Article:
“diabetes mellitus juvenile”

“A 1/2-cup serving of cooked kale has only 18 calories and 4 grams of carbohydrate. It contains almost all the important nutrients, from vitamin A to zinc,” says Connie Crawley, RD, LD, Nutrition and Health Specialist at the University of Georgia Extension Service. “When you go to the farmer’s market, there are so many varieties to choose from, you are bound to find one that you like. It can be steamed, sauteed, microwaved, or stir-fried.”

Yogurt is a sweet treat that is creamy, delicious, and good for you. It’s an excellent source of calcium, which helps promote healthy bones and teeth, as well as good muscle and blood vessel function. It is also a good source of vitamin B2 (riboflavin) and protein. 

The Diabetes Control and Complications Trial (DCCT) studied the effects of tight blood sugar control on complications in type 1 diabetes. Patients treated for tight blood glucose control had an average HbA1c of approximately 7%, while patients treated less aggressively had an average HbA1c of about 9%. At the end of the study, the tight blood glucose group had dramatically fewer cases of kidney disease, eye disease, and nervous system disease than the less-aggressively treated patients.

Tuna salad: Mix 3 oz water-packed tuna with 2 stalks chopped celery, 4 chopped green olives, and 1 tsp regular (or1 T reduced-fat mayonnaise). Add 1 seasoned rice vinegar, if desired. Scoop tuna onto 2 c mixed dark greens, and top with 1 Tbsp chopped almonds. Serve with 1 oz 100% whole grain crackers.

You can treat diabetes symptoms naturally by keeping up with regular checkups, eating a balanced diet and exercising, controlling blood sugar to help stop nerve damage, protecting and treating the skin, and safeguarding the eyes.

It is thought that obese dogs and female dogs may run a greater risk of developing diabetes later in life (6-9 years of age). Some breeds may also run a greater risk, including Australian terriers, standard and miniature schnauzers, dachshunds, poodles, keeshonds and samoyeds. Juvenile diabetes can also be seen and is particularly prevalent in golden retrievers and keeshonds.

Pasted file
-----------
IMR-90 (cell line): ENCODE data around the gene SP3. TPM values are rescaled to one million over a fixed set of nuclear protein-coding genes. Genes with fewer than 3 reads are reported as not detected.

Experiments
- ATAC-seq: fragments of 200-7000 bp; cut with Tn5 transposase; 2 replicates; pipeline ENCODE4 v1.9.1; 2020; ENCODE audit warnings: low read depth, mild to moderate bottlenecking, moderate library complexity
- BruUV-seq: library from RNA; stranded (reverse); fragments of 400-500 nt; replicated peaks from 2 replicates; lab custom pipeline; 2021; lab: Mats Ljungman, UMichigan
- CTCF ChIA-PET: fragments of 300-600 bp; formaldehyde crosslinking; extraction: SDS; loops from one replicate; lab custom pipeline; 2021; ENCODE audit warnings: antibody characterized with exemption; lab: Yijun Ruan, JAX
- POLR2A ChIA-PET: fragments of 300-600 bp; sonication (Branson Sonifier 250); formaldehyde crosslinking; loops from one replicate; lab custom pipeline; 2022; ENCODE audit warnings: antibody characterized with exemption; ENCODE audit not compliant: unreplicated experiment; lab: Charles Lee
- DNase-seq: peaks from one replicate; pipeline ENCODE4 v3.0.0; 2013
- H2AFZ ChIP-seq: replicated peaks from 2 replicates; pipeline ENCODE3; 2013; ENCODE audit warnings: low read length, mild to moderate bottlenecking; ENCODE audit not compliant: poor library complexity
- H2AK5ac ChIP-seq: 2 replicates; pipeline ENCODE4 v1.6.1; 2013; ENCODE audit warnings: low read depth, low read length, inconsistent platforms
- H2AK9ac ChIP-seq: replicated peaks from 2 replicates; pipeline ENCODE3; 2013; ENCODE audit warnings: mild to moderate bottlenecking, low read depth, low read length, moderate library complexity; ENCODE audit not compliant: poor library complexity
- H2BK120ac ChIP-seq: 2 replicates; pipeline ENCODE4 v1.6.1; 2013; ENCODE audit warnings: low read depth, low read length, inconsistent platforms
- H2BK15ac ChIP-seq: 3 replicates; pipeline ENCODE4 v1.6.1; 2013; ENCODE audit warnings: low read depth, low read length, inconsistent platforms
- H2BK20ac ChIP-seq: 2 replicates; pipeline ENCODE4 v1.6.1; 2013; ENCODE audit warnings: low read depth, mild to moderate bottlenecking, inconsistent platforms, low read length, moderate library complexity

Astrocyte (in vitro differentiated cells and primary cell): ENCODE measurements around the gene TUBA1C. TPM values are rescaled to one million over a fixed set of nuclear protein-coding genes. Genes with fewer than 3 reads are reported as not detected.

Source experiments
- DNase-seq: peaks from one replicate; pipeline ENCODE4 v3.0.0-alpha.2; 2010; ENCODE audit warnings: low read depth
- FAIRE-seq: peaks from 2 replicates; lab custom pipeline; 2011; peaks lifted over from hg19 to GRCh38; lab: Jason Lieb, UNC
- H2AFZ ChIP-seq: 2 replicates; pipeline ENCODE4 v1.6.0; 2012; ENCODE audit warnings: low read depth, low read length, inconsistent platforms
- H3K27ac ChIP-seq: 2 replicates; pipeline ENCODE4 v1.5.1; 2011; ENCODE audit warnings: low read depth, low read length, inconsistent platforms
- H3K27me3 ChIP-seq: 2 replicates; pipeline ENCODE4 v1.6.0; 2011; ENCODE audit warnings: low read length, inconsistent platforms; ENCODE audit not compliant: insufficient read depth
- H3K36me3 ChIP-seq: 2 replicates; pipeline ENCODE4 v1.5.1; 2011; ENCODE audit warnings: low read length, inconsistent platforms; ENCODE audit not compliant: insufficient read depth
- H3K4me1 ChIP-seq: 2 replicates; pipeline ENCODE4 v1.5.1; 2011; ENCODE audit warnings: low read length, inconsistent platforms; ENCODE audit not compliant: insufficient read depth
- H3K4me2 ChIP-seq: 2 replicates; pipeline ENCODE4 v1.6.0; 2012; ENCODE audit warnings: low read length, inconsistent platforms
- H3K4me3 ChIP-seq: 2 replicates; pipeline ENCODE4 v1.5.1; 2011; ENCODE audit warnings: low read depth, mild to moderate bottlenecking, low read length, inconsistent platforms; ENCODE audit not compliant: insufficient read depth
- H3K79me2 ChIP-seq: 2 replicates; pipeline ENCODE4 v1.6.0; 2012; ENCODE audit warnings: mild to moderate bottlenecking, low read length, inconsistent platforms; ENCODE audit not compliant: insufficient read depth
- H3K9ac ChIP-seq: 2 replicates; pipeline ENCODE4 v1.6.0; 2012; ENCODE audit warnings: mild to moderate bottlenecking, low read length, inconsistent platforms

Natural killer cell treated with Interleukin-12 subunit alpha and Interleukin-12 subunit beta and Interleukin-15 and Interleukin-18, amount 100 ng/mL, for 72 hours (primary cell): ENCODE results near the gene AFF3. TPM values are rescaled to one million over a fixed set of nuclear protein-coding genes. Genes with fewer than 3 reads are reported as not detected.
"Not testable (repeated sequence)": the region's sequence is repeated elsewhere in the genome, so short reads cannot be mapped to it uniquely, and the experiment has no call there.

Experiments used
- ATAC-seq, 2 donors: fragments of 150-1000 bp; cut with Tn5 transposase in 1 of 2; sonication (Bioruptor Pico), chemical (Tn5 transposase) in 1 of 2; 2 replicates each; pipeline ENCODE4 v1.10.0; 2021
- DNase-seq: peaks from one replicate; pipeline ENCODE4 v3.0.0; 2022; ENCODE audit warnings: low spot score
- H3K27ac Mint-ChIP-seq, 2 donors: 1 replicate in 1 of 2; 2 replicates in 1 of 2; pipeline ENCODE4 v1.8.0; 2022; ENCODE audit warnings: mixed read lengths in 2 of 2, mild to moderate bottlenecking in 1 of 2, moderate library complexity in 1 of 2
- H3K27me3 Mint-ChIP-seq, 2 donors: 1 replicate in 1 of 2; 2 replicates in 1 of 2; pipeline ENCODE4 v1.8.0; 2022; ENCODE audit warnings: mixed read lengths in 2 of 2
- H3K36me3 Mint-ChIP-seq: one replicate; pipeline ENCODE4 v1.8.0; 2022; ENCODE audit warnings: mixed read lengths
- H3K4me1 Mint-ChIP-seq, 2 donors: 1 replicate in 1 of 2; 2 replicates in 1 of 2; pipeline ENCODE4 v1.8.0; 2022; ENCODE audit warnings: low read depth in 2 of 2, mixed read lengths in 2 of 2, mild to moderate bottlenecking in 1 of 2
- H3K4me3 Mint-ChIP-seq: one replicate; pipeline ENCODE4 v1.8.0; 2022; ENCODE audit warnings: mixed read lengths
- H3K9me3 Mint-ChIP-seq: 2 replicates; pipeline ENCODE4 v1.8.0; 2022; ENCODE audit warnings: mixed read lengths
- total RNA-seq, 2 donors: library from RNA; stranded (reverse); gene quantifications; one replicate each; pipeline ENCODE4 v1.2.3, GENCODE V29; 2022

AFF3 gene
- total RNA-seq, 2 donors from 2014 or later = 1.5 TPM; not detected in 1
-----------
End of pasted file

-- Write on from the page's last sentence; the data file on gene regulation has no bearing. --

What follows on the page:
Broccoli is a member of the cruciferous vegetable family, which includes other veggies such as Brussels sprouts, cabbage, cauliflower, and bok choy. What makes this class of veggies unique is the high levels of sulfur-containing compounds known as glucosinolates. Perhaps better known for their potential anticancer effects, these compounds may also have a role in reducing heart disease risk and heart-related deaths. In a study reported in The American Journal of Clinical Nutrition in 2011, researchers found that cruciferous vegetable consumption was associated with a reduced risk of death from heart disease. Their recommendation: “Increase consumption of vegetables, particularly cruciferous vegetables and fruit, to promote cardiovascular healthy and overall longevity.”

Diabetes is a chronic condition associated with abnormally high levels of sugar (glucose) in the blood. Insulin produced by the pancreas lowers blood glucose. Absence or insufficient production of insulin, or an inability of the body to properly use insulin causes diabetes.

Insulin is a crucial hormone because it allows macronutrients to be properly broken down and transported to cells to be used for “fuel” (or energy). We need insulin to carry glucose through the bloodstream to cells in order to provide enough energy for muscle growth and development, brain activity, and so on. Insulin lowers the amount of sugar in your bloodstream, so as blood sugar levels drop, normally so does secretion of insulin from the pancreas.

No. Natural therapies such as deep abdominal breathing, progressive muscle relaxation, guided imagery, and biofeedback can help relieve stress. And emotional stress affects your blood sugar levels. So learning to relax is important in managing your diabetes.

Treating and managing diabetes can seem complicated at times. But your diabetes health care team is there for you. Your diabetes management plan should be easy to understand, detailed, and written down for you so that you can refer to it whenever you need to.

Grains: Grains, especially gluten-containing grains like wheat, contain large amounts of carbohydrates that are broken down into sugar within only a few minutes of consumption. Gluten can cause intestinal inflammation, which affects hormones like cortisol and leptin, and can lead to spikes in blood sugar. I recommend removing all grains from your diet for 90 days as your body adjusts to this healing program. Then you can try bringing sprouted ancient grains back into your diet in small amounts.

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